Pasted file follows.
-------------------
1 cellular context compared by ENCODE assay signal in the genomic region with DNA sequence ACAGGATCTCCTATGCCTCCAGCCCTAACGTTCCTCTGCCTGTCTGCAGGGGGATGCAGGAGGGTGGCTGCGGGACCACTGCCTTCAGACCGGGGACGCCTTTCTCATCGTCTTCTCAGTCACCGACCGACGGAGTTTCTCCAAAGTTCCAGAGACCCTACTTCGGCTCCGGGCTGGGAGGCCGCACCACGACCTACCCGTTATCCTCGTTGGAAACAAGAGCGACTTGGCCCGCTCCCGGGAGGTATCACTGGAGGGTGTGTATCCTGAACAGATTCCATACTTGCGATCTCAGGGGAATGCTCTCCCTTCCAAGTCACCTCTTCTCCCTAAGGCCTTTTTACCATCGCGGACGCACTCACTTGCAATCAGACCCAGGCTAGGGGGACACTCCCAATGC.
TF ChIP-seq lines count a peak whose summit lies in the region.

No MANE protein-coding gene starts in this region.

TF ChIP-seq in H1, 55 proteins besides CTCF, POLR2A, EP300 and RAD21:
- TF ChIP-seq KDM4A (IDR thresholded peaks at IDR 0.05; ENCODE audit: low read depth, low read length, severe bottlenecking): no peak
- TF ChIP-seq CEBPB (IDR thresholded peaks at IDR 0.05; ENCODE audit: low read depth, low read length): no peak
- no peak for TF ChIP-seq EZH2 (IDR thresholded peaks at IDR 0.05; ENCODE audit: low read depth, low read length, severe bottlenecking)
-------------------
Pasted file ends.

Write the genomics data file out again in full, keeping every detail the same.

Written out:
1 cellular context compared by ENCODE assay signal in the genomic region with DNA sequence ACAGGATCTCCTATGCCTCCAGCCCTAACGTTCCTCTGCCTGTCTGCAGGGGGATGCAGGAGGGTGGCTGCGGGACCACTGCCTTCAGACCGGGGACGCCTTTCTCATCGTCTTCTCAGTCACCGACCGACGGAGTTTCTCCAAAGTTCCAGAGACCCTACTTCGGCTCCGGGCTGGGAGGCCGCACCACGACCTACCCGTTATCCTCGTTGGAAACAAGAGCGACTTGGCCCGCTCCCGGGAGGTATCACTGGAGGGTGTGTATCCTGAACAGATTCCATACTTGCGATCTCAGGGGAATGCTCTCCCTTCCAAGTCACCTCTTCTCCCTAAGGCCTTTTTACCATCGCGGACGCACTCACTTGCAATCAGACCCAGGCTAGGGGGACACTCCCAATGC.
TF ChIP-seq lines count a peak whose summit lies in the region.

No MANE protein-coding gene starts in this region.

TF ChIP-seq in H1, 55 proteins besides CTCF, POLR2A, EP300 and RAD21:
- TF ChIP-seq KDM4A (IDR thresholded peaks at IDR 0.05; ENCODE audit: low read depth, low read length, severe bottlenecking): no peak
- TF ChIP-seq CEBPB (IDR thresholded peaks at IDR 0.05; ENCODE audit: low read depth, low read length): no peak
- no peak for TF ChIP-seq EZH2 (IDR thresholded peaks at IDR 0.05; ENCODE audit: low read depth, low read length, severe bottlenecking)